5. We have an awesome team of campus ministers (missionaries) across our state who are doing vital work.  They are working to reach 275,000 students with the Gospel of Jesus.  They need our prayers, financial support and words of encouragement.

Tonight is my last official night serving with the BCM as a staff member and it’s bitter sweet.  As I look back on these last few months of late nights at FMU, I look back on it with a grateful heart.  I’m grateful one student accepted Jesus as Savior and Lord.  I’m grateful for the dozens of students who came to BCM for the first time.  I am thankful  for the awesome student leadership team as well as our fantastic co-director, Mary Cross.  I’m grateful for local churches who showed up each week to feed students.  I’m also thankful for the countless people who showed up to move students into dorms, make cotton candy, bring carnival games, cook hotdogs and everything in between that helped us connect with students who need the love of Jesus.  I’m grateful for Chad Stillwell and the leadership team at our State Convention.  I’m thankful that Ebenezer now has more students than ever going to FMU BCM.  In addition, I now have great relationships with campus ministers all over our state.  This will help personally connect our current and future Ebenezer college students with local campus ministers at a variety of colleges.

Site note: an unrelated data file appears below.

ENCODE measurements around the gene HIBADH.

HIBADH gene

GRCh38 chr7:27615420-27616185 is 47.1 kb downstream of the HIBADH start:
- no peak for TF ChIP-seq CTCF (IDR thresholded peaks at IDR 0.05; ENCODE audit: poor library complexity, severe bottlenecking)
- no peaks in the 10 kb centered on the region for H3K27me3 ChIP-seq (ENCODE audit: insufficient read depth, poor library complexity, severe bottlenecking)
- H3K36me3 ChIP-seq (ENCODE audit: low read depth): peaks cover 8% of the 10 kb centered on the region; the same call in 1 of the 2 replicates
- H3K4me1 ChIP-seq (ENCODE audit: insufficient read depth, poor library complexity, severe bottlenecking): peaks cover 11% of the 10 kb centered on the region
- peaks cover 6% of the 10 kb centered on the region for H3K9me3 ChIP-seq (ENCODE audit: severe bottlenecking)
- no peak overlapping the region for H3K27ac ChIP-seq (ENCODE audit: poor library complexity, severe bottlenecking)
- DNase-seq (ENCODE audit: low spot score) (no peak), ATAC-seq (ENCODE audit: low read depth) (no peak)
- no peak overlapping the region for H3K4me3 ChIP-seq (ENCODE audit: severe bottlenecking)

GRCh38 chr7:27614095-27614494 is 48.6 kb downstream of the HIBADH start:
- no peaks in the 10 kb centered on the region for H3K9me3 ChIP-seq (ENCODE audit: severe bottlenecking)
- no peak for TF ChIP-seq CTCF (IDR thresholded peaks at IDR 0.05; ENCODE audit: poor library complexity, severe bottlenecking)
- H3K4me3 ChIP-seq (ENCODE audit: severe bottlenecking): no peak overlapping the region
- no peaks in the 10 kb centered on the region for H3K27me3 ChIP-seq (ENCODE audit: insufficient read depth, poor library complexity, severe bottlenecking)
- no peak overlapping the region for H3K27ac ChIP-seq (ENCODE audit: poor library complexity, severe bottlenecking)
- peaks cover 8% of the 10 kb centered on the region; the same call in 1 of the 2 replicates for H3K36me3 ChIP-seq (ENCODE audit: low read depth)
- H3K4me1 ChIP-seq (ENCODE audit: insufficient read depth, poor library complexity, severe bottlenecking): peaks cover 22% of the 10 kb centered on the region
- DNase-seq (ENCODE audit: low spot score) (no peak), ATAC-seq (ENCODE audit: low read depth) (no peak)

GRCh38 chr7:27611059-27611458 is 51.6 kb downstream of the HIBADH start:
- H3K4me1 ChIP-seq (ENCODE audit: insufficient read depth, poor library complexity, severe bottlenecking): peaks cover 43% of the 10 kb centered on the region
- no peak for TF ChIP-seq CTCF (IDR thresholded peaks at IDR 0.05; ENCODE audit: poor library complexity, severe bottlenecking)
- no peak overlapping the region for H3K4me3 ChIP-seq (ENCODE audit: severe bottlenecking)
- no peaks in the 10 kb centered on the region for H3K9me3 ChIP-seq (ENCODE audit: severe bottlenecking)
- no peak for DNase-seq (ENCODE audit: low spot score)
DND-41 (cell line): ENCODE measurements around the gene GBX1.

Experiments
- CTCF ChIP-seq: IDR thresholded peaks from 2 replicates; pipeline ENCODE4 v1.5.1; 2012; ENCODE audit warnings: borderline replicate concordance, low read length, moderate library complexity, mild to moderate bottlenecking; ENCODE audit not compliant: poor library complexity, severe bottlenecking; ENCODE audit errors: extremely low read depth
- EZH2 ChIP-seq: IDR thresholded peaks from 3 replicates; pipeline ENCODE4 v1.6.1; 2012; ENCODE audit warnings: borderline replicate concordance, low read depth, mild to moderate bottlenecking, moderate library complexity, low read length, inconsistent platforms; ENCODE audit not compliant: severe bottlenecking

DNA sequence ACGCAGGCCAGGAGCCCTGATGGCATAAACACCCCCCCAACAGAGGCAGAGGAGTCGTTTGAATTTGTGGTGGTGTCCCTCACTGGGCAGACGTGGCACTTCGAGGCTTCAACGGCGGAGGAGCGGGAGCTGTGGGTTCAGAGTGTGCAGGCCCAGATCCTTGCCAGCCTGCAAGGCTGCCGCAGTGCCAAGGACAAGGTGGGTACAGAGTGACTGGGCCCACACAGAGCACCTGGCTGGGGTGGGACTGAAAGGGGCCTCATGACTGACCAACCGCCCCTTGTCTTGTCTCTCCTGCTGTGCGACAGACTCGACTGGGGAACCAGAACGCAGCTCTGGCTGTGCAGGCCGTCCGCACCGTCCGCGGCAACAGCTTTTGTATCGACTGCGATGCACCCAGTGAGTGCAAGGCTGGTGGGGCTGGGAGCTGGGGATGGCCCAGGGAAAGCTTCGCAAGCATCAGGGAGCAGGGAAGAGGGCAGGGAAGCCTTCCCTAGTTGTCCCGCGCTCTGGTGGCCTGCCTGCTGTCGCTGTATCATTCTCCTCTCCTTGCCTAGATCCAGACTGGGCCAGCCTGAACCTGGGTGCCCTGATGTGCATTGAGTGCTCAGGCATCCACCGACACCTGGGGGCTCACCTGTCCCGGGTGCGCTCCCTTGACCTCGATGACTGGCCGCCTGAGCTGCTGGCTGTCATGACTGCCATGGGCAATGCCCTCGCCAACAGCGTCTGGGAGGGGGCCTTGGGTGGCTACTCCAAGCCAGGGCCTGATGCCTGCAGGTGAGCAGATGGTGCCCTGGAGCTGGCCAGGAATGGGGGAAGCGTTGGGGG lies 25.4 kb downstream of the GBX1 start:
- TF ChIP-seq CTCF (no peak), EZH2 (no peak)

So, today I say – Thank You!  Thank you FMU BCM for letting me be your 43 Year Old Semester Missionary.  Thank you for welcoming me and letting me serve with your team at the local and state level.  It helped me far more than you’ll ever know.  Thank you Ebenezer for allowing me to serve outside my normal ministry duties.  And a very special thank you to Ashley for always keeping things together at home and for being such an encouraging wife and ministry partner… even on the nights I came home at 11:00pm.

Welcome back Kendal!  Keep making much of Jesus at Francis Marion University.